Support tonight are West Wickhams, a two piece who describe themselves as ‘psychédélique garage noir’. The psychedelic part is their op art visuals, whilst the musical emphasis is on the garage and noir elements, with thrashy guitar and shouty vocals backed by dark and atmospheric synth lines. The duo are originally from Tresco on the Scilly Isles, and now based in Surrey. Jon Othello is on vocals. Visually, spots are his thing. He wears a black shirt with white polka dots, and wields a co-ordinating Stratocaster guitar. Elle Flores has the crucial task of starting the drum machine, and fills out the sound with big swelling chords from a tiny Korg synth. She stands impassively, looking super cool in her Cleopatra haircut and a striped dress gathered at the hips in a New Romantic style.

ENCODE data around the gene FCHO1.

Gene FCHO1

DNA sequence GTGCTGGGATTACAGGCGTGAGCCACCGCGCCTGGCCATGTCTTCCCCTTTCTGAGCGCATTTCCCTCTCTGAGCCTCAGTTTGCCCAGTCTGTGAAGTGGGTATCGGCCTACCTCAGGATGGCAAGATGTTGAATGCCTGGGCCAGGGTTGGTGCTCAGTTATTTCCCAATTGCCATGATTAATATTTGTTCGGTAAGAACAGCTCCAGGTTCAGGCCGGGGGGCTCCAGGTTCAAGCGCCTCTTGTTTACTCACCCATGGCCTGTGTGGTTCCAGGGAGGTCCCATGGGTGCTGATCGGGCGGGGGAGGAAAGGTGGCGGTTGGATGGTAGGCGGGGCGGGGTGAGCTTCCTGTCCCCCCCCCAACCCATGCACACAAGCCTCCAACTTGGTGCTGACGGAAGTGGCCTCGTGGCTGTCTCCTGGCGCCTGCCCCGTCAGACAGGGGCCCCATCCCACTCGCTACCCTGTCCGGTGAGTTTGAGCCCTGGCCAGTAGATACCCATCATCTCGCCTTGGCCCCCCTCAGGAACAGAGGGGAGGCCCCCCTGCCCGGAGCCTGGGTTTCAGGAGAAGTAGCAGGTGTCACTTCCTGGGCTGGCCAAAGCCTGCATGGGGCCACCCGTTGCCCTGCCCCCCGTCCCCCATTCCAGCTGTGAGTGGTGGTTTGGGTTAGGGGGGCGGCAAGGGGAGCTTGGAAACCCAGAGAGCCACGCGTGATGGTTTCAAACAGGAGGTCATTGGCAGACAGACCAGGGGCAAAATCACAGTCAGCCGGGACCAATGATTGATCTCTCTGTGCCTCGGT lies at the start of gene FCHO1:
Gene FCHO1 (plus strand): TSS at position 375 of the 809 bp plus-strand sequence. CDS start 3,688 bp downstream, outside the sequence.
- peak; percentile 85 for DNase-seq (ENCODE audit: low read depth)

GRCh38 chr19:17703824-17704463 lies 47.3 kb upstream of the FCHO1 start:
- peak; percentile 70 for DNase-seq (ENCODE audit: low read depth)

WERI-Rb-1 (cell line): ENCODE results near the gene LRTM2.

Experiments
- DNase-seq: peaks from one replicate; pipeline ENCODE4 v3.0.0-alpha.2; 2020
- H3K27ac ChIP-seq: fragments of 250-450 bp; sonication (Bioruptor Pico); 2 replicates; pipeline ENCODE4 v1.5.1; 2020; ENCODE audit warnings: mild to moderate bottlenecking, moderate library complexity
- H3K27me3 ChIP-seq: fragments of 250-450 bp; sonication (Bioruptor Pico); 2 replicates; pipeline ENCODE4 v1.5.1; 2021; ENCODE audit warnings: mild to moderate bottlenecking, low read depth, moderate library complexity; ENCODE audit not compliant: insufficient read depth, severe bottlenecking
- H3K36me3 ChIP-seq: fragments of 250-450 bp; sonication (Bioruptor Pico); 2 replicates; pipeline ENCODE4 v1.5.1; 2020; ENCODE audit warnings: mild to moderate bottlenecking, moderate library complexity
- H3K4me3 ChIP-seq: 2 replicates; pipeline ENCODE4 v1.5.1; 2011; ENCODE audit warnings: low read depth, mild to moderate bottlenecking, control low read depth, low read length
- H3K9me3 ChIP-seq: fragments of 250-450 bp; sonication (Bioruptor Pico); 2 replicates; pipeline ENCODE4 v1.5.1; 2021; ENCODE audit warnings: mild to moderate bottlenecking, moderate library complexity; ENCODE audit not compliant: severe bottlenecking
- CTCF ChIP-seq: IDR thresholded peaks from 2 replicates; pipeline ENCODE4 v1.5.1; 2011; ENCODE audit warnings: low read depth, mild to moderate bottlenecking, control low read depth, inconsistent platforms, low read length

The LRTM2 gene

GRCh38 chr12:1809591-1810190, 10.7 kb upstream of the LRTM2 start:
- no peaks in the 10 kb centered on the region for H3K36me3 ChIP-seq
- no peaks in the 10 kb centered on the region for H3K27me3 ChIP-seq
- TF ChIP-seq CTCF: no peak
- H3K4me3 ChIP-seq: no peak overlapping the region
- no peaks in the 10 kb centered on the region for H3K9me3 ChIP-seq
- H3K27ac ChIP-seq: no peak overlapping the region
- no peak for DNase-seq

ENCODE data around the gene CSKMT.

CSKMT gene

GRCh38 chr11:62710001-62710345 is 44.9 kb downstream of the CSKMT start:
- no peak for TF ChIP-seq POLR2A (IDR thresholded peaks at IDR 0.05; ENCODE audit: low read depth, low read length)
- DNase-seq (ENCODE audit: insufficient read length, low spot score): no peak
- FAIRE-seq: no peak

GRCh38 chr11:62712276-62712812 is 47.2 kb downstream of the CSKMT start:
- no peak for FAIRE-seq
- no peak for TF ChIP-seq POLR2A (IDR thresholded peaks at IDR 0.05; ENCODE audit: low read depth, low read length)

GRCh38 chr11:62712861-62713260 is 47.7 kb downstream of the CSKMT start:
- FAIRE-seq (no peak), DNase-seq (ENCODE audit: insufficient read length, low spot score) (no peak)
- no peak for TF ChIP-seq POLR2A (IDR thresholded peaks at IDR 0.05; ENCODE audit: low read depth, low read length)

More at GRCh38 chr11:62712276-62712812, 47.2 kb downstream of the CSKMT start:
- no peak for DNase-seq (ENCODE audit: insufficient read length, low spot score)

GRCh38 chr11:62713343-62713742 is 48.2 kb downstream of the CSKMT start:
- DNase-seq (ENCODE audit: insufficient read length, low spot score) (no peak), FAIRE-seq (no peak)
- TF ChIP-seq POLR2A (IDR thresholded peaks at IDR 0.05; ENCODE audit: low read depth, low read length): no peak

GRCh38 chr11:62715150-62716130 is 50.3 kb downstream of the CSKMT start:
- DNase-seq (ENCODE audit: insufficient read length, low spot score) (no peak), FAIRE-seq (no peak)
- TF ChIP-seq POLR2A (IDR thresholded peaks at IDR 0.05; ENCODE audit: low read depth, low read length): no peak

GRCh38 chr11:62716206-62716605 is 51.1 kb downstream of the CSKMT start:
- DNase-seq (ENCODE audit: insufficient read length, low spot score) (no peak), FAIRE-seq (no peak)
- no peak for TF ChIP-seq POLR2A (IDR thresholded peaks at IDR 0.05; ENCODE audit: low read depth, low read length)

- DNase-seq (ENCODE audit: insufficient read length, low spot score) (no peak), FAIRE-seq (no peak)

They’ve got some good songs, although I find the vocal and guitar delivery rather harsh. ‘Death Of Madonna’ is interesting and vibey. Elle vogues and Jon jumps off stage to try and whip up some reaction, but it’s early in the evening, and the crowd is still a bit thin on the ground. It’s also difficult to get too worked up over a drum machine. It may dispense with all the faff of a live drummer, but you also dispense with all the excitement and dynamics. ‘He’s Acquired A New Face’ is their current single, out on 7” white vinyl, and has a compelling hook. Closing number ‘Goathland’ is satisfyingly moody and atmospheric. This stylish looking duo have songs with a lot of potential, though personally I’d rather hear them played with a full band.
West Wickhams setlist: